Let's run down the pros and cons of hostel-dwelling, shall we? Pros: 1. It's very very very cheap. For the price of around 25 dollars an evening you can have a bed, bathroom access, free wireless internet, laundry services, a safe for your valubles and daily breakfast. Not bad, for Europe, where sitting on a bench in a park can often run you at least a couple Euros. 2. If you are the kind of person for whom traveling in foreign lands is an opportunity to get wasted in a variety of bar and club-like locations, a hostel is a great place to stay, because for a set price you can do a "pub crawl", which is an event, as some eager young Canadians explained to me, in which helpful strangers lead inebriated travelers through a series of "pubs" and clubs. Traveling really does broaden your horizons, doesn't it? 3. There is a bar in the basement.
Cons: 1. It's very very very loud. It's more then possible that because you pay so little to be there they had to make the walls out of paper, cleverly concealed as walls. 2. The lack of personal space can overwhelm one, as can changing in the bathroom, sleeping on a bunk bed (how do children DO this?) and hiding all your stuff because as nice as other travelers are, well, you gots to live by Hitchcock rules and TRUST NO ONE. 3. There is a bar in the basement.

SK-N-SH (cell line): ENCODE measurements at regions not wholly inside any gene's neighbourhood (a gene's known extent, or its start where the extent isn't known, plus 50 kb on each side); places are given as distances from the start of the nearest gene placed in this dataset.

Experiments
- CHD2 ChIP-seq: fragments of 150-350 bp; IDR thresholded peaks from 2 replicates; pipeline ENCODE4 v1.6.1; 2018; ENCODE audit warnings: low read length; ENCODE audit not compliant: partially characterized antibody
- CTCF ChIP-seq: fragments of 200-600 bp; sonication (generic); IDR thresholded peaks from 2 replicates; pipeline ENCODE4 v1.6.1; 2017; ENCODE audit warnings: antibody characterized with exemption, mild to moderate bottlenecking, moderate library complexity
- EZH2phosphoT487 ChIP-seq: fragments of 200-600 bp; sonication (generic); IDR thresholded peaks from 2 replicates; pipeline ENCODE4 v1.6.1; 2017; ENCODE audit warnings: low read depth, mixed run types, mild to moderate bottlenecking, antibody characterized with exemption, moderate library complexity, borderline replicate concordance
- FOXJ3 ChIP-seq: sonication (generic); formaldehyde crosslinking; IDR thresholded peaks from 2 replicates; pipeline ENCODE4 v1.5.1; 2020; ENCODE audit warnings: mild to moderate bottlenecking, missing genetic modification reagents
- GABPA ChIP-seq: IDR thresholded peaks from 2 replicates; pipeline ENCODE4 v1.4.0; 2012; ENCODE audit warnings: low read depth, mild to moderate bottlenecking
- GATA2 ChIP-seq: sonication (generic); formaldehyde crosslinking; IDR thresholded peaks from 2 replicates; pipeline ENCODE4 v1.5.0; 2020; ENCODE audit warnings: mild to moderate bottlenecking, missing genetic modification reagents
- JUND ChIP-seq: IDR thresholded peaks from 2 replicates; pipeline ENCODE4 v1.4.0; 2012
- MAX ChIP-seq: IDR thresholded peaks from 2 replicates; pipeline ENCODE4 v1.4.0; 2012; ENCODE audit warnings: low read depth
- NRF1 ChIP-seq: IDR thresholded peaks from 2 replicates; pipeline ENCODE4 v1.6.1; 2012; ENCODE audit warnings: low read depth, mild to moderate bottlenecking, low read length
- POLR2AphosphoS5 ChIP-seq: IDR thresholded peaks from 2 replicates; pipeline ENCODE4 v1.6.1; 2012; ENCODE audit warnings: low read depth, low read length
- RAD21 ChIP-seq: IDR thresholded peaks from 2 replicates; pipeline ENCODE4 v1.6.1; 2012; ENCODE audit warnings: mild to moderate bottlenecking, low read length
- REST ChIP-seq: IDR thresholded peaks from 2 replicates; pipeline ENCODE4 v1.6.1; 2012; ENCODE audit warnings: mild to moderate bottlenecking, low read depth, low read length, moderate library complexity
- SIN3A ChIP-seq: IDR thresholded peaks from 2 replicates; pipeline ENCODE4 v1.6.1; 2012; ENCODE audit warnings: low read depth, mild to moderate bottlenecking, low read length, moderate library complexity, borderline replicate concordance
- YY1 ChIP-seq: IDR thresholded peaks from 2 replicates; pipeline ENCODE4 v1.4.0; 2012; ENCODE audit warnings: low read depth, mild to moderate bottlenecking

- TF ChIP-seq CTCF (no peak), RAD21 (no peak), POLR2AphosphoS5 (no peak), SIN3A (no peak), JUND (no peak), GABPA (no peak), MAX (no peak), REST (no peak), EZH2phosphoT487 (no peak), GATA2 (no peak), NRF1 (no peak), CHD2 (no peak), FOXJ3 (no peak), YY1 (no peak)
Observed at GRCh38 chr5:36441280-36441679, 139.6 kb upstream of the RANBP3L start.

Nevertheless, as uncomfortable as hostels can be, and as much as my friend Jon makes fun of them (hi, Jon!), I do enjoy staying in them overall because, well, did I mention cheap? But more then that, really, is that you can meet people of all kinds, which is a blessing and a curse in it's way. Currently as I type this a stressed out Korean man reads in the bed near to mine and a Brazilian guy dozes, which is socially acceptable during the day here in Spain, point to Europe. Last night I sat in the hostel bar ( I mean, I could leave, I guess, but it's RIGHT THERE, so...) with an extremely, painfully earnest german boy and about 20 loud french teenage girls. Ah, the world, it's such a great place where teenagers everywhere all dress exactly the same. Like a Delia's catalogue just threw up all over them.
Luckily, my Spanish classes here have started, so I no longer feel obligated to connect with strangers in the hostel, because I can now connect with strangers in my classes. Speaking Spanish with a dutch girl, an austrian girl and a french guy can get a little awkward, but I'm not going to lie to you, it beats watching french girls writhe around a hostel basement to the soothing sounds of Rhianna. And not, you know, new, post haircut Rhianna, but old vintage Bring it on: All or Nothing Rhianna. Some things travel so slowly across the Atlantic Ocean...
While is is a commonly held belief that Spain, and, in fact, all of Southern Europe, is a balmy land of sunshine and smiles, the sad truth is that Spain enjoys a winter just the like the rest of the world (or the rest of the Civilized world, as I believe I've made my thoughts on California crystal clear). When I walked out of my Spanish class this afternoon, it was cold, rainy and disgusting. Just like fall at home.
Leah Franqui is a fairly interesting person/director/writer/reader/eater/drinker. She likes ugly dogs and dislikes her hair in the morning. She's a sucker for environmental causes and plays hardball with deals on chewing gum. She is a struggle.